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On Sept. 3, the New York Times published a very revealing front-page article from Iraq about a bizarre bank robbery that summed up the challenge of where we are in Baghdad and Kabul and how to think about what it will take to succeed in both places.

The article began with an appalling tale: Bodyguards for one of Iraq's most powerful men, Vice President Adel Abdul Mahdi, tied up eight security officers at a Baghdad bank, executed them point-blank and then made off with $4.3 million in cash. It is the sort of story that leaves war supporters shaking their heads, asking what we have accomplished in six years of U.S. involvement there, and war opponents saying, "I told you so."

But then, suddenly, the story took an interesting turn. It noted that the robbers were quickly identified by witnesses, and most were arrested. After a short trial, a court in Baghdad sentenced four out of the nine robbery suspects to death. One man was acquitted; the other four are still missing.

Although the plotters are still on the loose, "the robbery also demonstrated in some rickety way that Iraq's young institutions, the judiciary, the news media and its increasingly democratic politics, make it difficult for even the country's most powerful people to snap their fingers and make an embarrassing case go away," the article noted. "And, contrary to the state of affairs under Saddam Hussein, there was an open trial free for anyone to criticize - and they did - even if death sentences were handed down in only two and a half days." All the money was reportedly recovered.

Why is this story revealing? First, Iraqis and Afghans have one big thing in common: They are like battered children. And battered children often grow up to be battering adults. That is, to survive under Saddam in Iraq or to survive the Russian occupation and the Taliban years in Kabul was to survive terrifying levels of brutality. And it made many people brutal and corrupt to get by.

What you see in this bank robbery story is the struggle between Iraq's old political culture of brutality and corruption and its incipient new one of democracy and the rule of law.

Now that Saddam is gone, we have to hope "that a new generation will grow up with enough rule of law, freedom of speech, freedom of thought and democracy that it will be able to overcome the culture of brutality that Saddam instilled," said Joseph Sassoon, the Baghdad-born author of Iraqi Refugees and an adjunct professor at Georgetown. "But we should have no illusions; the batterers may still win."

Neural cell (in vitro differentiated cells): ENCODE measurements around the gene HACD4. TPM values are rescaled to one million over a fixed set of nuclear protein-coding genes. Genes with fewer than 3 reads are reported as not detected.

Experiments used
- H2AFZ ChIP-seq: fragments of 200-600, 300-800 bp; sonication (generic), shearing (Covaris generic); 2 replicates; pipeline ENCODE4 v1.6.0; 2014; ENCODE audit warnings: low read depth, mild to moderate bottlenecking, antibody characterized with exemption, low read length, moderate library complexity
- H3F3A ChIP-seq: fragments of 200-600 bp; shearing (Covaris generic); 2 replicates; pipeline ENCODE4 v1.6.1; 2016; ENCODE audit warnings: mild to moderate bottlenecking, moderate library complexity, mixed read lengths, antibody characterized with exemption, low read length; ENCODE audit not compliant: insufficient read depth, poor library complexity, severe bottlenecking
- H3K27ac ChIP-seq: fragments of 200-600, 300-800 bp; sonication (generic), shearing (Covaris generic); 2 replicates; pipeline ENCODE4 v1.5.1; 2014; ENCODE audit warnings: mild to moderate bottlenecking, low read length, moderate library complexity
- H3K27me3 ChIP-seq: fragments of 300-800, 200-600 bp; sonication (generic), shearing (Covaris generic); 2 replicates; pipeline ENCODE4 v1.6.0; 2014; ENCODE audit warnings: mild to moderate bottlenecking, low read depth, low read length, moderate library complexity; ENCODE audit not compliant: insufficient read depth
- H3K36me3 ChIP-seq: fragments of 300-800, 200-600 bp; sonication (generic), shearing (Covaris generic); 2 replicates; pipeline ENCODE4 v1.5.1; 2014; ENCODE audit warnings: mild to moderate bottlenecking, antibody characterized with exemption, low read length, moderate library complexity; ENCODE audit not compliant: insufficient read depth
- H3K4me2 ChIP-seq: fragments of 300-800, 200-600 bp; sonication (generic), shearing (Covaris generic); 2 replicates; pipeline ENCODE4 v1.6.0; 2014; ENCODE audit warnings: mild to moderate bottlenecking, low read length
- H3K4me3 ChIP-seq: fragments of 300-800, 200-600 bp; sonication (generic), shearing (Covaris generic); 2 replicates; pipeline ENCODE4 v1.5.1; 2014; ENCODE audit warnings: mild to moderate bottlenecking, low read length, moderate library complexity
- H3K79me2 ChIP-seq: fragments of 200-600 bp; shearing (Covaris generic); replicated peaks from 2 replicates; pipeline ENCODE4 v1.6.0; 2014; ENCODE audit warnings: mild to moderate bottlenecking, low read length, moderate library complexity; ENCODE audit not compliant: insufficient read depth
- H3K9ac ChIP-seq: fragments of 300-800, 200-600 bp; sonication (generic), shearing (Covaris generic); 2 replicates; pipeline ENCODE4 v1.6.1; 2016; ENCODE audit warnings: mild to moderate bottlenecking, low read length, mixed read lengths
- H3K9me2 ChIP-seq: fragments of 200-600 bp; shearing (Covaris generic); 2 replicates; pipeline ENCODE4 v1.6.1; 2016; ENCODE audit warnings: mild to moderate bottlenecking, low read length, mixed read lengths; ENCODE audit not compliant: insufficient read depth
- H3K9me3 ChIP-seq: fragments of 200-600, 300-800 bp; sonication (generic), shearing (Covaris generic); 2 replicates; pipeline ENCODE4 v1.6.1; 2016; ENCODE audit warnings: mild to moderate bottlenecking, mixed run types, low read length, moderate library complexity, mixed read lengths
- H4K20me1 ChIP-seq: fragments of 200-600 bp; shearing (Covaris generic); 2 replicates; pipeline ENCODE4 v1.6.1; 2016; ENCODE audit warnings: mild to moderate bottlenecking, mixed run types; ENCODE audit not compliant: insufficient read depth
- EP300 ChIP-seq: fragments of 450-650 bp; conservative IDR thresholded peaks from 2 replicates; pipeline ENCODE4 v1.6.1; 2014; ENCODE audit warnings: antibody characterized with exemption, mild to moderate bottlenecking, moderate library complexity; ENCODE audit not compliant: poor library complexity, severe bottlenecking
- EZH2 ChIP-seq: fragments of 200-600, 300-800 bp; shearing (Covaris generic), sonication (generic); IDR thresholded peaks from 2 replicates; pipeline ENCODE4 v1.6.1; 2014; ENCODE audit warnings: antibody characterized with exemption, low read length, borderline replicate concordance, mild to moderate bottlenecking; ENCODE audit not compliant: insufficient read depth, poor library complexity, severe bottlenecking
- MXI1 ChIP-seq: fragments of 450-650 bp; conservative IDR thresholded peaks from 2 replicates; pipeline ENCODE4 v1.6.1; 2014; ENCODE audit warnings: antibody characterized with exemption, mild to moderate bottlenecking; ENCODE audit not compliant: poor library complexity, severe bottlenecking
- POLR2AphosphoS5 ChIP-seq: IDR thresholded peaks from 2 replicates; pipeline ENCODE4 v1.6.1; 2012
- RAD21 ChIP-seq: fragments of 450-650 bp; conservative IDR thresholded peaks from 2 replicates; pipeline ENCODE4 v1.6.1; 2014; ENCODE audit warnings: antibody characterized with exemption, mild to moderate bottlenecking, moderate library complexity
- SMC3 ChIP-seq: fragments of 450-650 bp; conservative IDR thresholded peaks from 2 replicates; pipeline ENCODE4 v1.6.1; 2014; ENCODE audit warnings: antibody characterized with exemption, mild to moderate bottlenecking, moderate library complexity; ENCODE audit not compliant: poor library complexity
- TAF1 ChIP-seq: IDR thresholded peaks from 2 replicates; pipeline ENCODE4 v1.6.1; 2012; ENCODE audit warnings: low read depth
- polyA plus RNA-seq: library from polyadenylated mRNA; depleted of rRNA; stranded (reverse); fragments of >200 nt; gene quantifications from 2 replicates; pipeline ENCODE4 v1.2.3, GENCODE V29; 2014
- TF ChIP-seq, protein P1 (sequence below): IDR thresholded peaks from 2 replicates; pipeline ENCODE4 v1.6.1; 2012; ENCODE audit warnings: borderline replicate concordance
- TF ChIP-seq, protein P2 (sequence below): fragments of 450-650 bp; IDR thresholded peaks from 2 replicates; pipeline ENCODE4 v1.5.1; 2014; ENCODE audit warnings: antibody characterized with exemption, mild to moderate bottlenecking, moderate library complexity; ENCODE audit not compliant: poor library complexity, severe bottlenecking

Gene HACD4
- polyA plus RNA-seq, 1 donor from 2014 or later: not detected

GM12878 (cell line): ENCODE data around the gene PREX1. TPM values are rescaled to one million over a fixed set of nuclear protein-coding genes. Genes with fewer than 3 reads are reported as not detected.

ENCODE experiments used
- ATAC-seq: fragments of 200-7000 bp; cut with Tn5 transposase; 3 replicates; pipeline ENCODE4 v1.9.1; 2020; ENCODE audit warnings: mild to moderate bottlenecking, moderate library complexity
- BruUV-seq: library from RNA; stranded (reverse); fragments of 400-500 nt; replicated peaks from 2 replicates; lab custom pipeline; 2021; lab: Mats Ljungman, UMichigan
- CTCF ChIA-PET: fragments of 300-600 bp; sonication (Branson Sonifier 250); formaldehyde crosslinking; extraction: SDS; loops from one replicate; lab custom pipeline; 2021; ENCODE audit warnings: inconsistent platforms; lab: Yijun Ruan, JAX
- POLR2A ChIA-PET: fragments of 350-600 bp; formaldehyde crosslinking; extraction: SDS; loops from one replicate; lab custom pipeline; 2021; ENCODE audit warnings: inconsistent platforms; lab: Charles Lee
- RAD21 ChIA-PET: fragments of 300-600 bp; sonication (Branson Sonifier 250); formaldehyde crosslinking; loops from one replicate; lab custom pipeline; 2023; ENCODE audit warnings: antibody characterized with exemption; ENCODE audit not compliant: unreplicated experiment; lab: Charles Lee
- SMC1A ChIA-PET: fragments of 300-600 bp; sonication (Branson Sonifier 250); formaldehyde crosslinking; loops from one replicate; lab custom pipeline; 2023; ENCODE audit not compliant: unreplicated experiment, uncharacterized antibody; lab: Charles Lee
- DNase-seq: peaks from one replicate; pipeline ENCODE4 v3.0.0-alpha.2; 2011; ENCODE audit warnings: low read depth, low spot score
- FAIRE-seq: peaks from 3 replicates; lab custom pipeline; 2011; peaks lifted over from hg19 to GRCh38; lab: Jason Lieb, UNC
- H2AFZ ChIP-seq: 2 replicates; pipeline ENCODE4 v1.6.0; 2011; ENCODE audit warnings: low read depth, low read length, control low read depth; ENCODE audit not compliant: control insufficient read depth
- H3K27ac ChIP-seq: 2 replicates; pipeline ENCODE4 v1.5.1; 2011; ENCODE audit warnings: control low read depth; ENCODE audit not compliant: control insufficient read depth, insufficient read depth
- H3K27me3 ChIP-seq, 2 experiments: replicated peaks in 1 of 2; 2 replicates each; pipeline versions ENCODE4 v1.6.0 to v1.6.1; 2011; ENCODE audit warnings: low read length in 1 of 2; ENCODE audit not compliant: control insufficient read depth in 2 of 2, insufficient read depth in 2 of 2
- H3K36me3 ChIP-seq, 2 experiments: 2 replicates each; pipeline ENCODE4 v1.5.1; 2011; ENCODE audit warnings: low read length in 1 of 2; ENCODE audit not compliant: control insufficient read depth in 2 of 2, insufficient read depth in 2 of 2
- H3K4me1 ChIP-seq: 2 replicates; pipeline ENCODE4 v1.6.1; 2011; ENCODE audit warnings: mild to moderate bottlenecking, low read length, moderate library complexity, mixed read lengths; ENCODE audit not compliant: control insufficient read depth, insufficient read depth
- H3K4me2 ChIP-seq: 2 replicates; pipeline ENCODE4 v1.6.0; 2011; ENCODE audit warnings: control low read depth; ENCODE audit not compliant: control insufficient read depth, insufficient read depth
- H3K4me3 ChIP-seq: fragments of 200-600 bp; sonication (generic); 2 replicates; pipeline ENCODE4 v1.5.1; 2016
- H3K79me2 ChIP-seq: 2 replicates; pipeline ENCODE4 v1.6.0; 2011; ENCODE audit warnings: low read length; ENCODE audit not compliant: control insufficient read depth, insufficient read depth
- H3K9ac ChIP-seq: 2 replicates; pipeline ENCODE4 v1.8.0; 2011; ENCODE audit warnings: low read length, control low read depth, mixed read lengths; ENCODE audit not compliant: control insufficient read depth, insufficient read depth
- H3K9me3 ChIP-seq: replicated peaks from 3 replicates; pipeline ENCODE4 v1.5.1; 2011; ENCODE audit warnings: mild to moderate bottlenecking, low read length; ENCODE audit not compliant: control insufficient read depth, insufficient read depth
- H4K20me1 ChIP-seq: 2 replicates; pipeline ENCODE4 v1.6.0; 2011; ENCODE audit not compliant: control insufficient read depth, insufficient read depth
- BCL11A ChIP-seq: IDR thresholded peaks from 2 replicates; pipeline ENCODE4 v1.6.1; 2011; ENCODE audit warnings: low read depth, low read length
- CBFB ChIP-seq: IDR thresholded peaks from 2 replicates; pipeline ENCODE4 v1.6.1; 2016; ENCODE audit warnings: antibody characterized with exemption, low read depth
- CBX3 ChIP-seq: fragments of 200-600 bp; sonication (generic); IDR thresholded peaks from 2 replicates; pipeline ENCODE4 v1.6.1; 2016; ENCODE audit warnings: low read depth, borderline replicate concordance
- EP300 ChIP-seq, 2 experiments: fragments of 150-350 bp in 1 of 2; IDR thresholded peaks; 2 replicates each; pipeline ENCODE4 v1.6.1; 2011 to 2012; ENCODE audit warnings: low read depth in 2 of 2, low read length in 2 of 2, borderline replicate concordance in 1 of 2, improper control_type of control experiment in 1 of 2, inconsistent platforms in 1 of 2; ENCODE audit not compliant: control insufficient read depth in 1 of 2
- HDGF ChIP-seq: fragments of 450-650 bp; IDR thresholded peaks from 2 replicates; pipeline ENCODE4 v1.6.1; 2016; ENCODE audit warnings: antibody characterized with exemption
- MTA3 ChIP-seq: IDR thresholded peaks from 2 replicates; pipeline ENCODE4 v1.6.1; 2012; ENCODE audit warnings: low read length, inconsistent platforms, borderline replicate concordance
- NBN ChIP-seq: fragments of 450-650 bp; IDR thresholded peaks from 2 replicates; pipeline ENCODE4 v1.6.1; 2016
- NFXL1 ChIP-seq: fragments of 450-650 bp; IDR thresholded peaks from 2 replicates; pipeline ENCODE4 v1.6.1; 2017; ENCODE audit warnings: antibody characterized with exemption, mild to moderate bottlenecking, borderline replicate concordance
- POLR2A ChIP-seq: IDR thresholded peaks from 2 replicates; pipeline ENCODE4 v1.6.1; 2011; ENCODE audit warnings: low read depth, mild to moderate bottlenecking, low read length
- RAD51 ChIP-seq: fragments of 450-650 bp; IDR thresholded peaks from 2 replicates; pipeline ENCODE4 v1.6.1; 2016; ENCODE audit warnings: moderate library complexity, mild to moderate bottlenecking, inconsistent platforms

That is what we have accomplished in Iraq so far: At a huge cost, we have given a chance for a more democratic political culture to emerge in the heart of the Arab-Muslim world. That is not insignificant. But changing a political culture is hard. It will take a long time before one trend decisively wins - and more American help will be needed to keep it on track.

In Afghanistan, the U.S. military is advocating a new strategy, designed to make the Afghan people feel safe in order to get their cooperation in defeating the Taliban. It, too, requires changing the political culture and state-building from bottom up, another long historical process. You can't visit a Greg Mortenson school for girls there without being touched by the necessity of such an effort. But you can't walk through an Afghan town made of mud huts, or observe how our Afghan "allies" perverted the last election, without sensing how hard it will be.

While visiting Afghanistan in July, I met a U.S. diplomat in Helmand province who told me this story: He had served in Anbar, in Iraq, and one day a Marine officer came to him, after carrying a wounded buddy off the battlefield on his back, and said to him, "The policy had better match the sacrifice."

In Iraq, for way too long, our policy did not match the sacrifice of our soldiers. It was badly planned and underresourced. Before we proceed with this new strategy in Afghanistan we have to give our generals a chance to make their case, we also have to insist that Congress debate it anew, hear other experts, and, if Congress decides to go ahead, to formally authorize it. Like Iraq, it would involve a long struggle, and we can't ask our soldiers to start something we have no stomach to finish.

In short, President Barack Obama has to be as committed to any surge in Afghanistan as President George W. Bush was in Iraq, because Obama will have to endure a lot of bad news before things - might - get better.

Adm. Mike Mullen, the chairman of the Joint Chiefs of Staff, recently told an American Legion convention about Afghanistan: "Let's take a good hard look at this fight we're in, what we're doing and why we're doing it. I'd rather see us as a nation argue about the war, struggling to get it right, than ignore it. Because each time I go to Dover to see the return of someone's father, brother, mother, or sister, I want to know that collectively we've done all we can to make sure that sacrifice isn't in vain."

© New York Times News Service

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